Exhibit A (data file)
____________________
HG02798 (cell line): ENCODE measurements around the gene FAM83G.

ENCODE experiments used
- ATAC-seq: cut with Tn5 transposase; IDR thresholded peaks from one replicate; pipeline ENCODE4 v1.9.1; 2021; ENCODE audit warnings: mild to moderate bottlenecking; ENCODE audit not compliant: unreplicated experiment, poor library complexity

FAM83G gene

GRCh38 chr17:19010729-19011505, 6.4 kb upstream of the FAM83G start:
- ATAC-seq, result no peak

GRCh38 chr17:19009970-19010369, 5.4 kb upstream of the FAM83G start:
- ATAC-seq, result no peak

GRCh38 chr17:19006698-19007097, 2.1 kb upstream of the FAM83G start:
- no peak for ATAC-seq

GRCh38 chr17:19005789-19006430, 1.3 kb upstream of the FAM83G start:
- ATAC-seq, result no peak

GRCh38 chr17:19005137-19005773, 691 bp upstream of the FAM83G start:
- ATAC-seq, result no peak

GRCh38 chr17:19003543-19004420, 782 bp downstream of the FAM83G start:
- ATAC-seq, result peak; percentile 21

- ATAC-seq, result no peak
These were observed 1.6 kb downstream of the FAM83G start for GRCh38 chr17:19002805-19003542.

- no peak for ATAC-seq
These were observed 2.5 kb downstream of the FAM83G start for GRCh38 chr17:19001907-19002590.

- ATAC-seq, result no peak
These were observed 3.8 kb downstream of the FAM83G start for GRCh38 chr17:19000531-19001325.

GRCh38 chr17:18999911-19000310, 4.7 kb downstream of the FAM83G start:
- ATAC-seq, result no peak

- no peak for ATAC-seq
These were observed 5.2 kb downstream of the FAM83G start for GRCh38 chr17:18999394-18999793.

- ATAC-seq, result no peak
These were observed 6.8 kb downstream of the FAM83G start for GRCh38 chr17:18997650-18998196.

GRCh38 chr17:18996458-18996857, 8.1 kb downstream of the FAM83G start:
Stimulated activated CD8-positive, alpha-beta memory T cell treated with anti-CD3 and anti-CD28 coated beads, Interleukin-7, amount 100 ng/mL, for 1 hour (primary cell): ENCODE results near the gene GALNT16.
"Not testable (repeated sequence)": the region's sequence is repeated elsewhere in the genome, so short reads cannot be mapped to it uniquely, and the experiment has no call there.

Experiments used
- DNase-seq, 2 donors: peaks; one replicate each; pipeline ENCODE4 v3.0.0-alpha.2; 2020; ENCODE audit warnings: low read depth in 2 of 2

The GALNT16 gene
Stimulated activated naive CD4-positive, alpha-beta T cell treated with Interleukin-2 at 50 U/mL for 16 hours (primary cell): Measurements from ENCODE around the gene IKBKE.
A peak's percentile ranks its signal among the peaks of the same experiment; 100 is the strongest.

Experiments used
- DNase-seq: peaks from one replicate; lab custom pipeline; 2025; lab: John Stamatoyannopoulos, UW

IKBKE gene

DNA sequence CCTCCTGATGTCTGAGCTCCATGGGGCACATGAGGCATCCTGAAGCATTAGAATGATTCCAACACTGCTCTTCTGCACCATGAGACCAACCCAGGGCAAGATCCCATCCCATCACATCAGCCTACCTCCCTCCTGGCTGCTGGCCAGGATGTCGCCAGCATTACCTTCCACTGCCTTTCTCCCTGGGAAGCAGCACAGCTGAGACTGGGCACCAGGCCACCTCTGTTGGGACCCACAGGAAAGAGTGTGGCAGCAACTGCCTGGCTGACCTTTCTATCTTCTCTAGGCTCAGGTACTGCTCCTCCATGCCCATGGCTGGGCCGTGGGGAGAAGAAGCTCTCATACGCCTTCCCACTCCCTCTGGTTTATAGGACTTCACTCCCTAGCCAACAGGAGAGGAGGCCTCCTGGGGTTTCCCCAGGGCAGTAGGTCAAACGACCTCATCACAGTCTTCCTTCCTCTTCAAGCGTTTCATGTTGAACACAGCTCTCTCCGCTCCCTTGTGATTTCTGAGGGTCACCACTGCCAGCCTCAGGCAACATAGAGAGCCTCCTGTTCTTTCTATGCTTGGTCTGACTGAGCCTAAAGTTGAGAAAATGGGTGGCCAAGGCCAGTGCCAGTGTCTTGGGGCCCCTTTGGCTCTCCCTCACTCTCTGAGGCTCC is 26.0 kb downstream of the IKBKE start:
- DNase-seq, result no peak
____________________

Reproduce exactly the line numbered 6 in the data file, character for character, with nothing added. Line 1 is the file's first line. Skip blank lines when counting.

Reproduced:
- ATAC-seq, result no peak